The night referred to by the title of Michelangelo Antonioni's 1961 La Notte seems to me in reference to primal fears and insecurities associated with the night as a time when one must seek shelter and protection from a vast space cloaking unknown dangers. This effective, cool film is a story of people finding themselves in a wilderness where animal instinct proves truer than the accumulated values and beliefs of a lifetime.
The film begins with a married couple, Giovanni and Lidia (Marcello Mastoianni and Jeanne Moreau) visiting a dying friend in the hospital shortly following his surgery. "The surgery was a success, but the patient has died," the man jokes. The group kids one another with strained gallows humour, feebly trying to keep the atmosphere light as the man's fear of his eminent death can't be disguised. He'd been living with the couple and, like Giovanni, is a writer, though not nearly as successful. "The advantage of a premature death is that you escape success," he jokes. He wonders aloud if it was fear that held him back all along.
Lidia leaves early and as Giovanni exists later, he encounters a beautiful, mentally disturbed girl who pulls him into her room and takes her clothes off, at which point Giovanni finally stops resisting and kisses her but is interrupted as the nurses enter and restrain the girl.
He confesses to Lidia about the experience later and discovers his wife isn't terribly upset--she says she understands; he was taken by surprise. She muses, "Maybe that girl's happy now . . . Because she's irresponsible."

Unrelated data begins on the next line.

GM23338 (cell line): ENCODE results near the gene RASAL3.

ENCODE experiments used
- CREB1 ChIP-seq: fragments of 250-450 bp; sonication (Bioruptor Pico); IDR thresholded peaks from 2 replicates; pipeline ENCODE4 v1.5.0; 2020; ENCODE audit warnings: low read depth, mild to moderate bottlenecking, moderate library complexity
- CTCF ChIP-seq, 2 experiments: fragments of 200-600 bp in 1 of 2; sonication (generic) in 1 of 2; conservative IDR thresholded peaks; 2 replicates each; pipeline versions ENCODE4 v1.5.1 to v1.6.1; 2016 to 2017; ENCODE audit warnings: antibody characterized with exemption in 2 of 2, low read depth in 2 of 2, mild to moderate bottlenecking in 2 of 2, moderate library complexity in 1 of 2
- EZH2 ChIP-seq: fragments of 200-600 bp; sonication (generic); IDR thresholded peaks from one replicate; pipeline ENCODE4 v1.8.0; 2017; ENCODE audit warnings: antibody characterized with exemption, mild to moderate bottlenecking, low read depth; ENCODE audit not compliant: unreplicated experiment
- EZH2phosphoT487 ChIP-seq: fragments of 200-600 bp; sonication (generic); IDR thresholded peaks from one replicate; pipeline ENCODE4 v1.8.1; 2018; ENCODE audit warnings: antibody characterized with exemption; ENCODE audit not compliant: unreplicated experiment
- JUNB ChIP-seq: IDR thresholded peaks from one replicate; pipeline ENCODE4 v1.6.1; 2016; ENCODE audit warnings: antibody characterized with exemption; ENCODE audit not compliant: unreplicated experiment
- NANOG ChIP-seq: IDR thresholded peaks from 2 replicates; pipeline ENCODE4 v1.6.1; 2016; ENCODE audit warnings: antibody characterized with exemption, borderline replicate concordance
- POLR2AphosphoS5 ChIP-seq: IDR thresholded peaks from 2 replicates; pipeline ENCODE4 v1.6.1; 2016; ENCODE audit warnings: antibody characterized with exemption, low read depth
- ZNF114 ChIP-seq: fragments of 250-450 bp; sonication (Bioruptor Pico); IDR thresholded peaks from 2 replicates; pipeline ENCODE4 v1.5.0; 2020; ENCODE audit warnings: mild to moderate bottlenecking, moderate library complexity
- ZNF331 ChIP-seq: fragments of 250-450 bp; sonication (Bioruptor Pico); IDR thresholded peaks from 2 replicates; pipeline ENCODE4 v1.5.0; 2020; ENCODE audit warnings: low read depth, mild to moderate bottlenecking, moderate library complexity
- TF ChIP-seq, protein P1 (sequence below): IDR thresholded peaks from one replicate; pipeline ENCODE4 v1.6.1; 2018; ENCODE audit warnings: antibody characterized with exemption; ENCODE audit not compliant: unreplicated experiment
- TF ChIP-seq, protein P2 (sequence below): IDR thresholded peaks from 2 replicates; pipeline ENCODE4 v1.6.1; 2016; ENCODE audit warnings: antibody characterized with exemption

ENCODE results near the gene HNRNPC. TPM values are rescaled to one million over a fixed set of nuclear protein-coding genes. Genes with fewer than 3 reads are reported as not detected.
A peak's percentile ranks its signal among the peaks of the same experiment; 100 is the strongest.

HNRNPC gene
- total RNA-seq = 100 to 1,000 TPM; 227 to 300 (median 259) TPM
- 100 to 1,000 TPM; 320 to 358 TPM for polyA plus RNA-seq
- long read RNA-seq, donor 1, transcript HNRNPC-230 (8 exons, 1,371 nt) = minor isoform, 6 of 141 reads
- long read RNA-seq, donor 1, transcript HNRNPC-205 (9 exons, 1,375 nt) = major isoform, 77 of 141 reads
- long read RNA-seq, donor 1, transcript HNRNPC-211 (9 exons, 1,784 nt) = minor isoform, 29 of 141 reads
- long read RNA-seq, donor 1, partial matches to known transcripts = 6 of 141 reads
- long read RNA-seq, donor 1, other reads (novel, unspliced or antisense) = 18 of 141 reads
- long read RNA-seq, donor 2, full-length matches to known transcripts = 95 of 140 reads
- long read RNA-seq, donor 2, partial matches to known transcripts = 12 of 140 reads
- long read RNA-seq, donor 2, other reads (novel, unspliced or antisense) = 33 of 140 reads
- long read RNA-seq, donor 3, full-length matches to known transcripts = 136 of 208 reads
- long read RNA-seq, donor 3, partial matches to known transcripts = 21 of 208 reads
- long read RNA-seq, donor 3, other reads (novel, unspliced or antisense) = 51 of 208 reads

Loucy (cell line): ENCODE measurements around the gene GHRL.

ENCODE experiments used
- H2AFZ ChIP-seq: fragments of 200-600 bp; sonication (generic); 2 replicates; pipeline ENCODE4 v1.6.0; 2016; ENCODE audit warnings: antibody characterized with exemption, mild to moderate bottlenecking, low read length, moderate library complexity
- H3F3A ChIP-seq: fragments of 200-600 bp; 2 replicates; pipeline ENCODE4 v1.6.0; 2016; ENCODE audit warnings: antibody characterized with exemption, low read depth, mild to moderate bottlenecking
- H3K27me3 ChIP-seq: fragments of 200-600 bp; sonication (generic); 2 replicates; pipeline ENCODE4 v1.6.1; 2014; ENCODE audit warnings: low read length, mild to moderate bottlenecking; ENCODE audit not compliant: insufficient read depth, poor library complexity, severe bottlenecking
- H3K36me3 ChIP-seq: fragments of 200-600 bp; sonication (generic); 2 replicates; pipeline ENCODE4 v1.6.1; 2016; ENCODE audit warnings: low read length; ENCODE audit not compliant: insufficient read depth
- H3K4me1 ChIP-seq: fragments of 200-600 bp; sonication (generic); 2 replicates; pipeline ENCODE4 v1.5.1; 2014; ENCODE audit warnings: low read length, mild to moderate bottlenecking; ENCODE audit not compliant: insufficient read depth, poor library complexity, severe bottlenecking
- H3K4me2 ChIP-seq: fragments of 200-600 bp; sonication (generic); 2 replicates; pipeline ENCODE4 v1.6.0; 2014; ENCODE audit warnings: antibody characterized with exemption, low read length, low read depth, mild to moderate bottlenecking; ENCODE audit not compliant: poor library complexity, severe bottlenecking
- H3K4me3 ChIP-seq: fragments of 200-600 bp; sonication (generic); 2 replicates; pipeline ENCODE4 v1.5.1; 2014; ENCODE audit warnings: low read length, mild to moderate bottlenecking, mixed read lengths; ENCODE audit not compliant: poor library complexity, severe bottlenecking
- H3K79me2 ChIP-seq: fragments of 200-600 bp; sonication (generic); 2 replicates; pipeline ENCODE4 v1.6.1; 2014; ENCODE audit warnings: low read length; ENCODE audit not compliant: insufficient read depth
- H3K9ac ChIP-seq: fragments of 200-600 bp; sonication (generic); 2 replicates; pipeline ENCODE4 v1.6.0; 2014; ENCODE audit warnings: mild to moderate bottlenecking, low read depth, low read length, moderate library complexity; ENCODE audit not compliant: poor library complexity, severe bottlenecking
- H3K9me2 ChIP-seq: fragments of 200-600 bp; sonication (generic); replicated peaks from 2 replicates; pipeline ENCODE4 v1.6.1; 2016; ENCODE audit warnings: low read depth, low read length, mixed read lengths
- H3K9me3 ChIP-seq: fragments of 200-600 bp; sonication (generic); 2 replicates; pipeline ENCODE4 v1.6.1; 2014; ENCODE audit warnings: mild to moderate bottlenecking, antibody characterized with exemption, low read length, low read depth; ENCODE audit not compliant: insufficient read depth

There are occasional shots in the film of noisy aircraft passing overhead, as though a reflection of the inscrutable heavens. First a helicopter Lidia sees from the hospital window, then later a plane as Lidia wanders alone through her and Giovanni's old neighbourhood, a place of harshly modern but crumbling architecture, mostly eerily deserted.
She says later in a nightclub that Giovanni seems so "controlled" around her, appropriately enough as the two are watching a strange strip tease act, where a nearly naked man removes articles of clothing from a woman, dancing and contorting herself while balancing a full glass of wine on her forehead and between her legs.
It all adds to the impression of Lidia's life being one of going through difficult, stilted motions in imitation of former happiness. The reality of the dying man's agony both directly and indirectly casts harsh light on her situation--the man feels jealous of her husband, whose value Lidia sees as comparatively dubious, and the dying man is grieved by opportunities missed, which seems to make Lidia question the value of her own lifestyle.
The movie seems to tie the value of personal relationships with the value of artistic expressions, first in the dying man's jealousy, then in Valentina's feelings towards Giavanni. Valentina, played by Monica Vitti, is the woman Giovanni seems ready to leave his wife for at the party which takes up the bulk of the film.
It's Lidia who first sees Valentina, drawing her husband's attention to her as a beautiful woman who's absorbed in reading one of his books. Valentina later plays a recording of some of her poetry for Giovanni, which she immediately erases in an act of self criticism.
This party is not unlike the ones shown in pictures released by Fellini around the same time, also starring Marcello Mastroianni. The parties in Fellini's films, like the one in La Notte, portray rich people seemingly writhing in the torments of fundamental boredom. One wonders if the extraordinary thing about Giovanni and Lidia isn't their revelation of the hollowness of their relationship but that they have a frustrating sense or memory of having something better and truer, somewhere.
Twitter Sonnet #471
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